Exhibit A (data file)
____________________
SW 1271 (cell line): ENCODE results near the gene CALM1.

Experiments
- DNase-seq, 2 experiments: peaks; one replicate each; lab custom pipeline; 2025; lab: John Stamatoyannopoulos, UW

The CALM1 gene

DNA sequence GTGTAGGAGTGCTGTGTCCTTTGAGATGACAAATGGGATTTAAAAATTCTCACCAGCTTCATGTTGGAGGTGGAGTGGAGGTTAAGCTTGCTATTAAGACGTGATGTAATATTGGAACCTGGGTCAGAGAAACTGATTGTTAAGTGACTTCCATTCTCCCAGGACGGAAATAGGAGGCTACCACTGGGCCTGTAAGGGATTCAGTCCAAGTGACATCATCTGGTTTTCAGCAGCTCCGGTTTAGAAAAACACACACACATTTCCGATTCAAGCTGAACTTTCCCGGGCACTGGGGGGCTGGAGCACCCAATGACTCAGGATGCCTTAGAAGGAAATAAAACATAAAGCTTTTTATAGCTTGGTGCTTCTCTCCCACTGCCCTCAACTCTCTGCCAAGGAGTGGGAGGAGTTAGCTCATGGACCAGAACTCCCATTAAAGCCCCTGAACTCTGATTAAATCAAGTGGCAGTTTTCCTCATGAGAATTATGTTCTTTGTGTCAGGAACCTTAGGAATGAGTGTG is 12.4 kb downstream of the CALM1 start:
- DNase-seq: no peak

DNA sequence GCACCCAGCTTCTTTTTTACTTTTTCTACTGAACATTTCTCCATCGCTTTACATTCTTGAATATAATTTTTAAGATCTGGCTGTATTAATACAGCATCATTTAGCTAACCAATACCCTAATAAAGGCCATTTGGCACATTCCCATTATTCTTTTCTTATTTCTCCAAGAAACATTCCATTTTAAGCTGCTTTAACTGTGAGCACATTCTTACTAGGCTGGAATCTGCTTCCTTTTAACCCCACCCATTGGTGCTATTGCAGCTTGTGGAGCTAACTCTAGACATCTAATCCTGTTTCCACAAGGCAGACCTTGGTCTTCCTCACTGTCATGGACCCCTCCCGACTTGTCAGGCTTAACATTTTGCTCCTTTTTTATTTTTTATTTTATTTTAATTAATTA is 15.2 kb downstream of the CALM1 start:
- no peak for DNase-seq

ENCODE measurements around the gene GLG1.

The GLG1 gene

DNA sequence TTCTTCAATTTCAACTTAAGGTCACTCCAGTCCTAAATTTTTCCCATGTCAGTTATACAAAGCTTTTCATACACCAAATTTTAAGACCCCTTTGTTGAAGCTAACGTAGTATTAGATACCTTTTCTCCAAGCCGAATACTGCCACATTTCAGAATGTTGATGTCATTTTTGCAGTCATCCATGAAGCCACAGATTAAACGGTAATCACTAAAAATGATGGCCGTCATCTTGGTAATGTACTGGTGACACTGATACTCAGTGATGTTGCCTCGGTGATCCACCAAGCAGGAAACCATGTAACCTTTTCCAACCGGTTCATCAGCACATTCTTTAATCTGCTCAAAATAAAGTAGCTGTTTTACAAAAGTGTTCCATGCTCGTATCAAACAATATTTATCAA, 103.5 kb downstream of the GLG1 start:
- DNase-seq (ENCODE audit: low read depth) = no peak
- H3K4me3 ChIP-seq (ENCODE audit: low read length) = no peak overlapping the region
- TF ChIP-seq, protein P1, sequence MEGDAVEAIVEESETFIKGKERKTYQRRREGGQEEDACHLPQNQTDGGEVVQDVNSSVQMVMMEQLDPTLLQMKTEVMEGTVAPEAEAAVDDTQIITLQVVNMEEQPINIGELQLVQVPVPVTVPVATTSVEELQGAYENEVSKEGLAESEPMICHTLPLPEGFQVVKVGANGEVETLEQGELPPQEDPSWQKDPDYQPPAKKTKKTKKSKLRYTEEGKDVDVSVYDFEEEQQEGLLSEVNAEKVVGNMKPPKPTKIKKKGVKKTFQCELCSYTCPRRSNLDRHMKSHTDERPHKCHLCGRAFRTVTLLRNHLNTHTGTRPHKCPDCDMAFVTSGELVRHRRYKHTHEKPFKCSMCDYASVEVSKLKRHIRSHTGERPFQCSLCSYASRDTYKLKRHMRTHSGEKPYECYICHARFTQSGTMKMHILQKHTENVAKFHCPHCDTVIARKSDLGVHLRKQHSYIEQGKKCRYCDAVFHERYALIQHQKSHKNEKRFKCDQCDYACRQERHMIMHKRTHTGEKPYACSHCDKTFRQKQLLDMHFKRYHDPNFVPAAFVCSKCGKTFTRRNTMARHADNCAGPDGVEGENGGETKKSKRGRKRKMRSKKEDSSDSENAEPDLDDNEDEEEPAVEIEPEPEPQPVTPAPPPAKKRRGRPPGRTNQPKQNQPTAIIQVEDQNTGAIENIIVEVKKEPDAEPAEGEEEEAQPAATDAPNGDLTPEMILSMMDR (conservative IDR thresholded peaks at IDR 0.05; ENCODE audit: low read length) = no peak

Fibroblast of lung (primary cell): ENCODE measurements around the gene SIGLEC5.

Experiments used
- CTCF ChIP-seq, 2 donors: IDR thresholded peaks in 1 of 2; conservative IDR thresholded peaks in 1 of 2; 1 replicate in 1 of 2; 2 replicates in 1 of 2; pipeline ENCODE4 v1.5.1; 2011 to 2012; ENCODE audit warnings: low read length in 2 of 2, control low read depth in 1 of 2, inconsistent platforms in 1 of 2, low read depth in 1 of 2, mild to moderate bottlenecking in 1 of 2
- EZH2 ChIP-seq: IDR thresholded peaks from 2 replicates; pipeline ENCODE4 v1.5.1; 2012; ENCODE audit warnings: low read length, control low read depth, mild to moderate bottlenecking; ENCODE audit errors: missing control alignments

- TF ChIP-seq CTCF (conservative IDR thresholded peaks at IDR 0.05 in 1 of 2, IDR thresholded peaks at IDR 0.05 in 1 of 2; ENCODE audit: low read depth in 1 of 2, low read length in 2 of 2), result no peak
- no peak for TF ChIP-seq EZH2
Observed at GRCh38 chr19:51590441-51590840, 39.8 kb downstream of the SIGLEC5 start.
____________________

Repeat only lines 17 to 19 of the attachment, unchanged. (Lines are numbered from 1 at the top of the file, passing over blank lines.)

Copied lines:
- CTCF ChIP-seq, 2 donors: IDR thresholded peaks in 1 of 2; conservative IDR thresholded peaks in 1 of 2; 1 replicate in 1 of 2; 2 replicates in 1 of 2; pipeline ENCODE4 v1.5.1; 2011 to 2012; ENCODE audit warnings: low read length in 2 of 2, control low read depth in 1 of 2, inconsistent platforms in 1 of 2, low read depth in 1 of 2, mild to moderate bottlenecking in 1 of 2
- EZH2 ChIP-seq: IDR thresholded peaks from 2 replicates; pipeline ENCODE4 v1.5.1; 2012; ENCODE audit warnings: low read length, control low read depth, mild to moderate bottlenecking; ENCODE audit errors: missing control alignments

- TF ChIP-seq CTCF (conservative IDR thresholded peaks at IDR 0.05 in 1 of 2, IDR thresholded peaks at IDR 0.05 in 1 of 2; ENCODE audit: low read depth in 1 of 2, low read length in 2 of 2), result no peak